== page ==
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Title: Anti-mycobacterial and cytotoxic activities of some selected medicinal plants and pharmacognostic studies of the most active plant
Authors: Atchoglo, Philip Kobla
Amponsah, Isaac K.
Keywords: Anti-Mycobacterial
Medicinal Plants
Issue Date: 27-Jul-2021
Abstract: Buruli ulcer (BU), caused by Mycobacterium ulcerans, is the third most important mycobacteriosis disease after tuberculosis and leprosy. The disease usually affects the skin and subcutaneous tissues. It is dominant in poor rural settlements and in rural endemic settings of Africa where topical application of herbs and oral consumption of plant extracts are used as first-line remedy instead of the WHO approved rifampicinstreptomycin (SR) for 8 weeks with surgery to correct deformities if necessary. Medicinal plants used need to be validated and proven to be a source of antimycobacterial agents. This study was undertaken to determine the antimycobacterial properties and toxicity of some selected medicinal plants used for the managing and/or treating of Buruli ulcer disease against M. ulcerans. The dried extracts of 7 medicinal plants; Alstonia boonei, Cryptolepis sanguinolenta, Heterotis rotundifolia, Nicotiana tobacum, Periploca nigrescens, Pycnanthus angolensis, and Spathodea campanulata were subjected to in vitro antimycobacterial activity against M. ulcerans using the Resazurin Microtiter Assay (REMA) and subsequently their cytotoxicity was assayed on normal Chang liver cells via the Alamar Blue assay method. Results showed that out of the 7 extracts, only four showed considerable antimycobacterial activity; C. sanguinolenta P. angolensis, N. tobacum, and S. campanulata. The susceptibility of the M. ulcerans varied between extract concentrations ranging from 64 to 512 µg/mL. Pycnanthus angolensis and Cryptolepis sanguinolenta showed marked antimycobacterial activity against the acid-fast bacilli with the latter recording a high MIC of 64 µg/mL. Its active constituent, cryptolepine, showed higher activity with MIC of 32 µg/mL even though this was lower than that of the reference drugs, Streptomycin and Rifampicin which recorded MICs of 0.25 µg/mL and 0.125 µg/mL, respectively. All the antimycobacterial extracts showed 50% cytotoxicity (CC50) ranging from 94 to 384 µg/mL compared to the reference agent curcumin (CC50 value of 6.9 µg/mL). This study has provided the first report on the antimycobacterial activity of P. angolensis, C. sanguinolenta extracts and the compound cryptolepine against M. ulcerans. The results substantiate the use of some of these plants for Buruli ulcer management and also a potential source of antimycobacterial agents. However, care is to be taken when using them due to toxicity levels. Pharmacognostic studies were conducted on the most active plant against M. ulcerans and with less cytotoxicity against Chang liver cell line. This revealed thevi surface data determinations, physicochemical parameters, extractives and phytochemical screening of P. angolensis’ leaf and stem bark. These features may be useful as a partial monograph for the quality control and correct identification of P. angolensis.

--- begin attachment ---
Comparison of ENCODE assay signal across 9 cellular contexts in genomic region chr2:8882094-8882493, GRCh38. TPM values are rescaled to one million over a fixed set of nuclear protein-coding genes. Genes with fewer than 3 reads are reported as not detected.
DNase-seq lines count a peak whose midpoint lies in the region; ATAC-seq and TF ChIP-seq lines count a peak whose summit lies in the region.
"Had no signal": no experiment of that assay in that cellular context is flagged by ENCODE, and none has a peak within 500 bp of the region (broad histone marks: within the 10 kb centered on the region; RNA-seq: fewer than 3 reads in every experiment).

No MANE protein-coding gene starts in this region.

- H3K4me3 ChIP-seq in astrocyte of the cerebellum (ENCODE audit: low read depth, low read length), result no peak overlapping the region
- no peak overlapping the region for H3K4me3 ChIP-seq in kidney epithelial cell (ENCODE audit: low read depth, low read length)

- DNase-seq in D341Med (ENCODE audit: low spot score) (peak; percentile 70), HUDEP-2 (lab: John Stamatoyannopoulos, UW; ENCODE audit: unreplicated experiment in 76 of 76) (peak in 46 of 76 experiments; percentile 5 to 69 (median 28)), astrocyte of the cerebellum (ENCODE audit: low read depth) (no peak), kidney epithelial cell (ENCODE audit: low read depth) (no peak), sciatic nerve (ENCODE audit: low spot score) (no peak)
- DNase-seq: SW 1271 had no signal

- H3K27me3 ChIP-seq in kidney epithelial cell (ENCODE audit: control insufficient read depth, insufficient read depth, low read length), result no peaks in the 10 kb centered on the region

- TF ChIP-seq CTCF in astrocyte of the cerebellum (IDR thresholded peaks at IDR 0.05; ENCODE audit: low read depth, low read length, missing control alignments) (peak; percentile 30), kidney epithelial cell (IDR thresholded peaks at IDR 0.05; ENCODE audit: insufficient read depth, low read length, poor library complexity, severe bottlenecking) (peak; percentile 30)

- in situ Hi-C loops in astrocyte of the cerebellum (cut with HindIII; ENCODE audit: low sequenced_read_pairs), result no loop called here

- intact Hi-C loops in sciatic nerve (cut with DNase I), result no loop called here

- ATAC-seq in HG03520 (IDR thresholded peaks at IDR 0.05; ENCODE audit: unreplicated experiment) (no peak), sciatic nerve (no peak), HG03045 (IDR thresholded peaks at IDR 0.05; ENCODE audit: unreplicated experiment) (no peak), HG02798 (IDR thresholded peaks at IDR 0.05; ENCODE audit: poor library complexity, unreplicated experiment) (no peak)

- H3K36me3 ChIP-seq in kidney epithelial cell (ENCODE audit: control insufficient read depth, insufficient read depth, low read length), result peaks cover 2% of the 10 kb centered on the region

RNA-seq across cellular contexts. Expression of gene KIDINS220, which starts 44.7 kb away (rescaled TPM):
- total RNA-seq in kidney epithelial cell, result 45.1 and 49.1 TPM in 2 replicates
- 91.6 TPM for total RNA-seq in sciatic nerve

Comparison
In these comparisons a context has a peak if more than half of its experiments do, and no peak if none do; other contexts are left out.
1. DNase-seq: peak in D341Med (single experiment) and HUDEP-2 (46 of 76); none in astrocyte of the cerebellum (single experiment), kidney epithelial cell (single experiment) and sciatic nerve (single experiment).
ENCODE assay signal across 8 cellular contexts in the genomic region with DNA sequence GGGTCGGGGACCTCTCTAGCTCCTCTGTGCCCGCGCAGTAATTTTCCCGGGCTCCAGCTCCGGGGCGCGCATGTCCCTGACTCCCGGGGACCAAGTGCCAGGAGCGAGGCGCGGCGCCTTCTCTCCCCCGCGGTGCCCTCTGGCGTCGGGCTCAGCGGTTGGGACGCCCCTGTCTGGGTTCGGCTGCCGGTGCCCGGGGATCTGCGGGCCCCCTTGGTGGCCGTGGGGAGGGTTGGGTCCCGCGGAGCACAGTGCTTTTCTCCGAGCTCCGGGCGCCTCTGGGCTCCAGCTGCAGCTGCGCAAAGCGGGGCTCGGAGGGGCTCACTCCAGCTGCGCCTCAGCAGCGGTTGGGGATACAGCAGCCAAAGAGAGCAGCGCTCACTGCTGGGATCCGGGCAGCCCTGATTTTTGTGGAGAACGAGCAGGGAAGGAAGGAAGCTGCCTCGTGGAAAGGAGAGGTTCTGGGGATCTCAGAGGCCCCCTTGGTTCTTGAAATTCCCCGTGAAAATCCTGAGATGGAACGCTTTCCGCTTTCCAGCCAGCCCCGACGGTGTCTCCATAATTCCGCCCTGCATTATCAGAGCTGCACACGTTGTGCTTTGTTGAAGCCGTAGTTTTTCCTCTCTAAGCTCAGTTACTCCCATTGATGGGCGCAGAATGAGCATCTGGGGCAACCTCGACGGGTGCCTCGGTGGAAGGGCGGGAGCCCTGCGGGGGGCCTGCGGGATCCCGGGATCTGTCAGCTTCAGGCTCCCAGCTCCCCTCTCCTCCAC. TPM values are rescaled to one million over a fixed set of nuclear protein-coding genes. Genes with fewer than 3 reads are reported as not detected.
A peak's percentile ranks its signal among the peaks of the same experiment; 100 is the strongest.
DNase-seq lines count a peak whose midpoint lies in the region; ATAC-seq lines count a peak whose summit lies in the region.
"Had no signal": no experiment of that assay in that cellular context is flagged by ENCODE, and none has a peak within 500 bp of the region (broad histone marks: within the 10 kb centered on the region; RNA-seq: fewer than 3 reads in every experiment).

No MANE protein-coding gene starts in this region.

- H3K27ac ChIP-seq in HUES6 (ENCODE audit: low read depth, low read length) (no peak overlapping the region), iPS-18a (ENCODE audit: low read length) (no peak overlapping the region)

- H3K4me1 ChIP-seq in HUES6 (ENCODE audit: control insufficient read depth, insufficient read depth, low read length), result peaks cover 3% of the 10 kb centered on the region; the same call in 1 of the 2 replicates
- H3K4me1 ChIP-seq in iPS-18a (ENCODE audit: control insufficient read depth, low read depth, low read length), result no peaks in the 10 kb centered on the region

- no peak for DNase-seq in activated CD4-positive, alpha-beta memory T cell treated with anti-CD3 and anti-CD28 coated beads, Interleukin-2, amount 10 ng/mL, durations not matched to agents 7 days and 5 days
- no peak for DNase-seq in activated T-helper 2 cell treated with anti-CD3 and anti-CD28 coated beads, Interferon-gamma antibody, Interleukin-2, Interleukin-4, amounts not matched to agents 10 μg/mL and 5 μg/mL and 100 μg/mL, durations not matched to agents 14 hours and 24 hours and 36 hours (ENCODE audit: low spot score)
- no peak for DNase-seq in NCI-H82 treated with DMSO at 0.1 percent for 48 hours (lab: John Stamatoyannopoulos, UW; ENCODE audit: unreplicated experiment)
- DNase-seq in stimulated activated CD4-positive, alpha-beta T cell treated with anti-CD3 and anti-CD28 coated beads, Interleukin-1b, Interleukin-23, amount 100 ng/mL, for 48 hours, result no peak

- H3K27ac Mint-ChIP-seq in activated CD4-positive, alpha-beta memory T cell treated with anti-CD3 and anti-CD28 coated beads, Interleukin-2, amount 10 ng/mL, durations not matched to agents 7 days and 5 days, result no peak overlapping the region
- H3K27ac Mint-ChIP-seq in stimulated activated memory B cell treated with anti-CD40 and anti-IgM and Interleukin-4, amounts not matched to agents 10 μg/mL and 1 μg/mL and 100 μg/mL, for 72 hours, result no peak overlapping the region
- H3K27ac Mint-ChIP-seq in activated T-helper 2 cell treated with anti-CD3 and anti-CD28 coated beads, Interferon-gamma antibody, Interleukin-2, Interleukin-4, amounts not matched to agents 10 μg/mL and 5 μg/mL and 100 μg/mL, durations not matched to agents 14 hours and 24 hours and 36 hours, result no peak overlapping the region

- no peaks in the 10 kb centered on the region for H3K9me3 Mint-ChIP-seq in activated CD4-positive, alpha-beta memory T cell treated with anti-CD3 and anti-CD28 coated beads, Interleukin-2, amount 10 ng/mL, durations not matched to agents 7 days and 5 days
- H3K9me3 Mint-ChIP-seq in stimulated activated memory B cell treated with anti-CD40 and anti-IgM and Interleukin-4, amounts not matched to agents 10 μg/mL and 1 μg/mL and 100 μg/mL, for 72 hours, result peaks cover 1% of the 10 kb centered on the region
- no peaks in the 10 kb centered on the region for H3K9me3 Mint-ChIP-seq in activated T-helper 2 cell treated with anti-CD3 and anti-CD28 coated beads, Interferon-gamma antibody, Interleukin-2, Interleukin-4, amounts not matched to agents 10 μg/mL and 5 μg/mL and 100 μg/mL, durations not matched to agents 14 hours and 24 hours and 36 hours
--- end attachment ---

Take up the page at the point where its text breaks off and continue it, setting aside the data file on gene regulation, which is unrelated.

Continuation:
Description: A thesis submitted to the Department of Pharmacognosy, Kwame Nkrumah University of Science and Technology, Kumasi in partial fulfillment of the requirements for the Award Degree of Master of Philosophy in Pharmacognosy. June, 2019
URI: http://hdl.handle.net/123456789/14509
Appears in Collections:College of Health Sciences

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